Enjoy evening fun with family and friends, gathered around the glow of our fire pit with festive cutout designs. Our Fire Pit With Pine Cone Cutouts has a snug-fitting domed spark guard restrains flying embers; built-in guardrail for safety.
Fire Pit With Pine Cone Cutouts has a one-piece, heavy-gauge steel frame with durable sand paint finish. Includes cooking grill and poker. Easy assembly.
• Outdoor fire pit with pine cone motif cut-outs • One-piece, heavy-gauge steel construction • Spark guard helps keep embers from escaping • Poker and cooking grill included
Size 31-1/2" dia. x 23"H
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Comments about Product: I bought this fire pit for my personal home use. My 5 year old loves to roast marshmallows & I thought the pine cone cut out design was beautiful. There were many cheaper options but I decided to pay for the appearance I wanted. That is all I got: appearance. This fire pit is the same flimsy, thin metal that all the cheaper products I reviewed are made of. It is a few inches wider in diameter than most, but instead of including a larger wire mess, spark screen, this product came with thin metal arms that bolt onto the side. & make the smaller, standard screen adapt. For what I paid I just had higher expectations. Also after the first use, it rained & this product is very rusted. If I had know to pretreat it, I would have. Very disappointed. If you invest for the beauty of this product, know that you are only getting that.
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The Olla: A Brief History
Olla (Spanish, pronounced “oh-ya”) jars have been around since ancient times. Made of unglazed ceramic, ollas traditionally have short, narrow necks with wider bodies, and are made in a variety of shapes. They have been used for thousands of years for cooking, storage, and plant irrigation.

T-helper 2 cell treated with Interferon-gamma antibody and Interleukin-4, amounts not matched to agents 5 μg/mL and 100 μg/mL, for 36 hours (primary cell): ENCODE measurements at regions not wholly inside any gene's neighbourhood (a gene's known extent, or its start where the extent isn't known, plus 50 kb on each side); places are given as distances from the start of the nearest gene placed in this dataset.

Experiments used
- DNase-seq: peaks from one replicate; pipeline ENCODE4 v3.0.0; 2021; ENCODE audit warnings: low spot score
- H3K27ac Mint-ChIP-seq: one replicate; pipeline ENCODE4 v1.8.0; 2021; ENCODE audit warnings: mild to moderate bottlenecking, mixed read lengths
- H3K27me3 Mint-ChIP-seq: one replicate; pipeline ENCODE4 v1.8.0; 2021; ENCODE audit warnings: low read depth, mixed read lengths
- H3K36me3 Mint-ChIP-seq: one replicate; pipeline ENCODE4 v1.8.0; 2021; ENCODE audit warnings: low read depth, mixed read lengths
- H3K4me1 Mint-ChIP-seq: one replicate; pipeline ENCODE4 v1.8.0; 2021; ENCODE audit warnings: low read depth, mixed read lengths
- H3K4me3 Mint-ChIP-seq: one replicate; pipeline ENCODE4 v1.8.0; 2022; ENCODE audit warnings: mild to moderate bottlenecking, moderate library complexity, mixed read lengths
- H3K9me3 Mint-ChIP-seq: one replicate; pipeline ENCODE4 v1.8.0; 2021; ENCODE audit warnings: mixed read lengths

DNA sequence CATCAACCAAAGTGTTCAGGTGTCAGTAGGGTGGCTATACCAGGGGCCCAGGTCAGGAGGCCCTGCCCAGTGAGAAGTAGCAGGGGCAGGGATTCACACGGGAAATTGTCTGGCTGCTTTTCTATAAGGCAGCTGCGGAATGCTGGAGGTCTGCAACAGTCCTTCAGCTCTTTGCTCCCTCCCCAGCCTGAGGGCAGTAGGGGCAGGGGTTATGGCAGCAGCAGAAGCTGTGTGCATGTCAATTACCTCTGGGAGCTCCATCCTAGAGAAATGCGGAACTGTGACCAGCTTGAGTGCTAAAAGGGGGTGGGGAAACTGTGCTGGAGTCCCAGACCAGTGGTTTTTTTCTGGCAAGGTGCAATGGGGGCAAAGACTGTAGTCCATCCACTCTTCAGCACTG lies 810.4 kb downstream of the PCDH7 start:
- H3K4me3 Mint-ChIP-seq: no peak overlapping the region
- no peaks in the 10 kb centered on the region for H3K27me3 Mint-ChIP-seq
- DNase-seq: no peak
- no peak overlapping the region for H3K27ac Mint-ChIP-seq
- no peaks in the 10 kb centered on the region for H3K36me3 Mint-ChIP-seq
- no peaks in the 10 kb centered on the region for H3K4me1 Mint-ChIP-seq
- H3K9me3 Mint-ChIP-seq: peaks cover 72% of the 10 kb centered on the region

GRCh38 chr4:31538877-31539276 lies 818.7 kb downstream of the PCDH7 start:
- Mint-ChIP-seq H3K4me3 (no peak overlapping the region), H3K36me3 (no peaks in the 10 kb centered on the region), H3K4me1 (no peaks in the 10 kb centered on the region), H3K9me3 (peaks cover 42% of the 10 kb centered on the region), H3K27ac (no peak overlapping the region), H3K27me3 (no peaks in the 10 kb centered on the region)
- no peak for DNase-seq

When used to irrigate plants, an olla is buried neck-deep in the ground near a plant’s roots, with the opening of the olla extended above the soil so that it can be filled with water periodically. The porous walls of the unglazed pottery allow the water to seep through gradually, constantly and consistently hydrating the plants without overwatering them – and without wasting precious water to evaporation or runoff.
The use of ollas for irrigation was introduced to the American Southwest by Spanish conquistadors during Colonial times, becoming very common among Native American tribes and Hispanic settlers. Though the technique gave way to more modern methods of irrigation some time ago, its superior efficiency, coupled with its simplicity, has caused it to make a comeback. Though the technique has changed little since its introduction, today’s ollas are usually capped off, making them even more water-efficient.
Perfect for home gardens, Ollas are a super-easy, eco-friendly, less time-consuming way to water annuals, perennials, herbs, vegetables and plants of all kinds in dry, sandy soil, very hot or drought-prone areas, raised beds, and even pots, planters and hanging baskets. Fill the olla before you leave on a short vacation to enjoy worry-free watering – and a smaller water bill!